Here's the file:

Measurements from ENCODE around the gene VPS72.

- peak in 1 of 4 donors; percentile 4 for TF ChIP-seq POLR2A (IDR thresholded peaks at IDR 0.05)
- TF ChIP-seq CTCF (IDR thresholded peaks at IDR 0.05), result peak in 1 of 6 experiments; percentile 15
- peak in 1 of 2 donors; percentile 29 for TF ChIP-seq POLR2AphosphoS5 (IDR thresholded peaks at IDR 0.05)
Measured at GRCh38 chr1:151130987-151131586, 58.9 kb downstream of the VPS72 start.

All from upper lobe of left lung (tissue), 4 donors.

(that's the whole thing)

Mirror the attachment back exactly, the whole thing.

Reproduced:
Measurements from ENCODE around the gene VPS72.

- peak in 1 of 4 donors; percentile 4 for TF ChIP-seq POLR2A (IDR thresholded peaks at IDR 0.05)
- TF ChIP-seq CTCF (IDR thresholded peaks at IDR 0.05), result peak in 1 of 6 experiments; percentile 15
- peak in 1 of 2 donors; percentile 29 for TF ChIP-seq POLR2AphosphoS5 (IDR thresholded peaks at IDR 0.05)
Measured at GRCh38 chr1:151130987-151131586, 58.9 kb downstream of the VPS72 start.

All from upper lobe of left lung (tissue), 4 donors.